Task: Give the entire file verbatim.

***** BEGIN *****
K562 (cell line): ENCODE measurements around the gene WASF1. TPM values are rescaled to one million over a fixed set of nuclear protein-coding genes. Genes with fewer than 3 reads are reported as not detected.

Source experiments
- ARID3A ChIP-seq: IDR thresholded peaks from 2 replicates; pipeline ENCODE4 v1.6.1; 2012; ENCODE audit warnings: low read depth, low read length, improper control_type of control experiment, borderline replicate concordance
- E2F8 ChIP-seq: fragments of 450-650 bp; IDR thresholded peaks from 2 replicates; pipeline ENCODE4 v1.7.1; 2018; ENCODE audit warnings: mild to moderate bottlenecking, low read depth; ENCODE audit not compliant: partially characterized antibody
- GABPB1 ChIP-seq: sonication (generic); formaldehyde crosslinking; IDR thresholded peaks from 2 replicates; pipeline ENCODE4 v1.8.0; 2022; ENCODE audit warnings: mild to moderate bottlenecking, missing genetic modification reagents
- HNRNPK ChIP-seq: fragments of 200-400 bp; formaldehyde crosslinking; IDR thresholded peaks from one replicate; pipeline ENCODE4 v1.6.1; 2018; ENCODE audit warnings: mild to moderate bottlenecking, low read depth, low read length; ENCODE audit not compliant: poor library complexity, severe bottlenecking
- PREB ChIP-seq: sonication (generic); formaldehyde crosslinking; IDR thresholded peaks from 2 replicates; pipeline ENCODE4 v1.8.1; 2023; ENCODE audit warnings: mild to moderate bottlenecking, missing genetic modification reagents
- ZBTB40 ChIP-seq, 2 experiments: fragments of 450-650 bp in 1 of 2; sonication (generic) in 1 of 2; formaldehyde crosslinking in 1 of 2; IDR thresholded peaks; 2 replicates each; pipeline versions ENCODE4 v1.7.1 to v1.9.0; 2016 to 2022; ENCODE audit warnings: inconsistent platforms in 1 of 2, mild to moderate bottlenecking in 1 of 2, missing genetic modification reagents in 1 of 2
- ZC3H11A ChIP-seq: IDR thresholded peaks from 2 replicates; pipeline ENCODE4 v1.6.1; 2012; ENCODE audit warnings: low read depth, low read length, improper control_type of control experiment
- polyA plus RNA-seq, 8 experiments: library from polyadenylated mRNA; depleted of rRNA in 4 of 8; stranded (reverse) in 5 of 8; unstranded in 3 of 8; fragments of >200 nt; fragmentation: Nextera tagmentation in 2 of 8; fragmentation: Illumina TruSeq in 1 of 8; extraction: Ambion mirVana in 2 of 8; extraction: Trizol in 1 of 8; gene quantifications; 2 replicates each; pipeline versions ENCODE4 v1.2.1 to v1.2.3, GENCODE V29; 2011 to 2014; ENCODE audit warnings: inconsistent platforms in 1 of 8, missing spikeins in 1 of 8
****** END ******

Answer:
K562 (cell line): ENCODE measurements around the gene WASF1. TPM values are rescaled to one million over a fixed set of nuclear protein-coding genes. Genes with fewer than 3 reads are reported as not detected.

Source experiments
- ARID3A ChIP-seq: IDR thresholded peaks from 2 replicates; pipeline ENCODE4 v1.6.1; 2012; ENCODE audit warnings: low read depth, low read length, improper control_type of control experiment, borderline replicate concordance
- E2F8 ChIP-seq: fragments of 450-650 bp; IDR thresholded peaks from 2 replicates; pipeline ENCODE4 v1.7.1; 2018; ENCODE audit warnings: mild to moderate bottlenecking, low read depth; ENCODE audit not compliant: partially characterized antibody
- GABPB1 ChIP-seq: sonication (generic); formaldehyde crosslinking; IDR thresholded peaks from 2 replicates; pipeline ENCODE4 v1.8.0; 2022; ENCODE audit warnings: mild to moderate bottlenecking, missing genetic modification reagents
- HNRNPK ChIP-seq: fragments of 200-400 bp; formaldehyde crosslinking; IDR thresholded peaks from one replicate; pipeline ENCODE4 v1.6.1; 2018; ENCODE audit warnings: mild to moderate bottlenecking, low read depth, low read length; ENCODE audit not compliant: poor library complexity, severe bottlenecking
- PREB ChIP-seq: sonication (generic); formaldehyde crosslinking; IDR thresholded peaks from 2 replicates; pipeline ENCODE4 v1.8.1; 2023; ENCODE audit warnings: mild to moderate bottlenecking, missing genetic modification reagents
- ZBTB40 ChIP-seq, 2 experiments: fragments of 450-650 bp in 1 of 2; sonication (generic) in 1 of 2; formaldehyde crosslinking in 1 of 2; IDR thresholded peaks; 2 replicates each; pipeline versions ENCODE4 v1.7.1 to v1.9.0; 2016 to 2022; ENCODE audit warnings: inconsistent platforms in 1 of 2, mild to moderate bottlenecking in 1 of 2, missing genetic modification reagents in 1 of 2
- ZC3H11A ChIP-seq: IDR thresholded peaks from 2 replicates; pipeline ENCODE4 v1.6.1; 2012; ENCODE audit warnings: low read depth, low read length, improper control_type of control experiment
- polyA plus RNA-seq, 8 experiments: library from polyadenylated mRNA; depleted of rRNA in 4 of 8; stranded (reverse) in 5 of 8; unstranded in 3 of 8; fragments of >200 nt; fragmentation: Nextera tagmentation in 2 of 8; fragmentation: Illumina TruSeq in 1 of 8; extraction: Ambion mirVana in 2 of 8; extraction: Trizol in 1 of 8; gene quantifications; 2 replicates each; pipeline versions ENCODE4 v1.2.1 to v1.2.3, GENCODE V29; 2011 to 2014; ENCODE audit warnings: inconsistent platforms in 1 of 8, missing spikeins in 1 of 8